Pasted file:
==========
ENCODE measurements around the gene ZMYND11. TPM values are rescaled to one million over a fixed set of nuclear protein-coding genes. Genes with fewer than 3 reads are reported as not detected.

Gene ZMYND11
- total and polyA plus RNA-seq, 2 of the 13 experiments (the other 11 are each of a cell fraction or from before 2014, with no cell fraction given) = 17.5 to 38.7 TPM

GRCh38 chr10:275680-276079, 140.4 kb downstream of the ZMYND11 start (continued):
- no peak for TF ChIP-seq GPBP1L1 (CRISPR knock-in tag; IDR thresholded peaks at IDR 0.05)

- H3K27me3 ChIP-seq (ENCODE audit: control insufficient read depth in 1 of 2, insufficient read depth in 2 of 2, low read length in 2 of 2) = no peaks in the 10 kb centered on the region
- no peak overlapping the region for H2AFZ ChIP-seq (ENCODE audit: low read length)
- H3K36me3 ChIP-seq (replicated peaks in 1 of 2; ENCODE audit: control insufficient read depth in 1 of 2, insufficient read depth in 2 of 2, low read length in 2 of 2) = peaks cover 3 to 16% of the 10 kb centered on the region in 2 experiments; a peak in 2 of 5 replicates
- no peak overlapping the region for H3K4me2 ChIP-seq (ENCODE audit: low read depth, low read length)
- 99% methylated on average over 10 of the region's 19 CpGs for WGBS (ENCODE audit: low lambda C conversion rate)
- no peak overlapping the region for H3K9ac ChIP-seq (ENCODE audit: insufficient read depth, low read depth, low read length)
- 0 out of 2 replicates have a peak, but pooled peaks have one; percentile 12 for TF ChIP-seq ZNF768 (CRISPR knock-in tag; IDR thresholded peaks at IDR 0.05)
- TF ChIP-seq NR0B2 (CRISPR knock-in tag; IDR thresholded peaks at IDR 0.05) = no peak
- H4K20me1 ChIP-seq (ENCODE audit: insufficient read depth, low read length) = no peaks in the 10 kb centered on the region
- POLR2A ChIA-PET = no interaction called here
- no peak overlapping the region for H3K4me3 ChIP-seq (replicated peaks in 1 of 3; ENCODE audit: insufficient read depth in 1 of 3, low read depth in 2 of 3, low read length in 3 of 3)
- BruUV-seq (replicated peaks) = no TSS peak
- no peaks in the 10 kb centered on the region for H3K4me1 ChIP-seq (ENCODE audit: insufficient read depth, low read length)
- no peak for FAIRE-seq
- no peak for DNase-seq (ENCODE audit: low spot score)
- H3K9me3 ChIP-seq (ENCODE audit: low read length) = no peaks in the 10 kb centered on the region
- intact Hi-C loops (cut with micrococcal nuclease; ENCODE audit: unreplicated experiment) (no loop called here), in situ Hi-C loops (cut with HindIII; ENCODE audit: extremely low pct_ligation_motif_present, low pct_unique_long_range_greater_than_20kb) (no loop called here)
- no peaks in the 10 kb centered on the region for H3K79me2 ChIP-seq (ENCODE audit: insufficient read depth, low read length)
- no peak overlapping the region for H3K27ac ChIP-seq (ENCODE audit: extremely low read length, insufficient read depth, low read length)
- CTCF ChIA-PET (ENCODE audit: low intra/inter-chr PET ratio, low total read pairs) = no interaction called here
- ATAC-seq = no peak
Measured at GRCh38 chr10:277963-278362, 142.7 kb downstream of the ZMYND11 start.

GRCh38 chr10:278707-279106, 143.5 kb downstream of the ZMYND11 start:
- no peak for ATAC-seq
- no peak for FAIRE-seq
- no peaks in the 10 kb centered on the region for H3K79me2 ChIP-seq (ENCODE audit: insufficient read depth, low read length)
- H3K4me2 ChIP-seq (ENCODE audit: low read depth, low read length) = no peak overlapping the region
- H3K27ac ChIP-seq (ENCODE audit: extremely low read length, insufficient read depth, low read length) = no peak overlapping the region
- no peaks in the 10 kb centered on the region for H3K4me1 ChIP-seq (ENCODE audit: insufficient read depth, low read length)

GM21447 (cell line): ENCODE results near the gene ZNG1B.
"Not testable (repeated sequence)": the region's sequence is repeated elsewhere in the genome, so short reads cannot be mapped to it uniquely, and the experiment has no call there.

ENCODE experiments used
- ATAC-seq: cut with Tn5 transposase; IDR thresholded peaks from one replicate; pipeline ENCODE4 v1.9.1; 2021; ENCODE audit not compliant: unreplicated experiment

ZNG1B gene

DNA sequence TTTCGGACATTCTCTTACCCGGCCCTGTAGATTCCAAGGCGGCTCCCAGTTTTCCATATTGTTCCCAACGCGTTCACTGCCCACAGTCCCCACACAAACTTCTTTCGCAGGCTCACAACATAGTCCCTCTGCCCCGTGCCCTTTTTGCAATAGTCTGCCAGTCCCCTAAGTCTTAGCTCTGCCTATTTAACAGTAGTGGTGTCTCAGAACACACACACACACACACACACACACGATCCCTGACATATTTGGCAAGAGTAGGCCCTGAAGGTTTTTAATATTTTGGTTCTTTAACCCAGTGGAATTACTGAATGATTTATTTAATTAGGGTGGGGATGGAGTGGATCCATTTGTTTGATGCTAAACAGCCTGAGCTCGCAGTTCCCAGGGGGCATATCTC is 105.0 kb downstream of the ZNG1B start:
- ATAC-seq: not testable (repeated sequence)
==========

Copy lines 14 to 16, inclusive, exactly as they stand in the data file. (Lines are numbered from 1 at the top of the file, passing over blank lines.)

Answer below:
- H4K20me1 ChIP-seq (ENCODE audit: insufficient read depth, low read length) = no peaks in the 10 kb centered on the region
- POLR2A ChIA-PET = no interaction called here
- no peak overlapping the region for H3K4me3 ChIP-seq (replicated peaks in 1 of 3; ENCODE audit: insufficient read depth in 1 of 3, low read depth in 2 of 3, low read length in 3 of 3)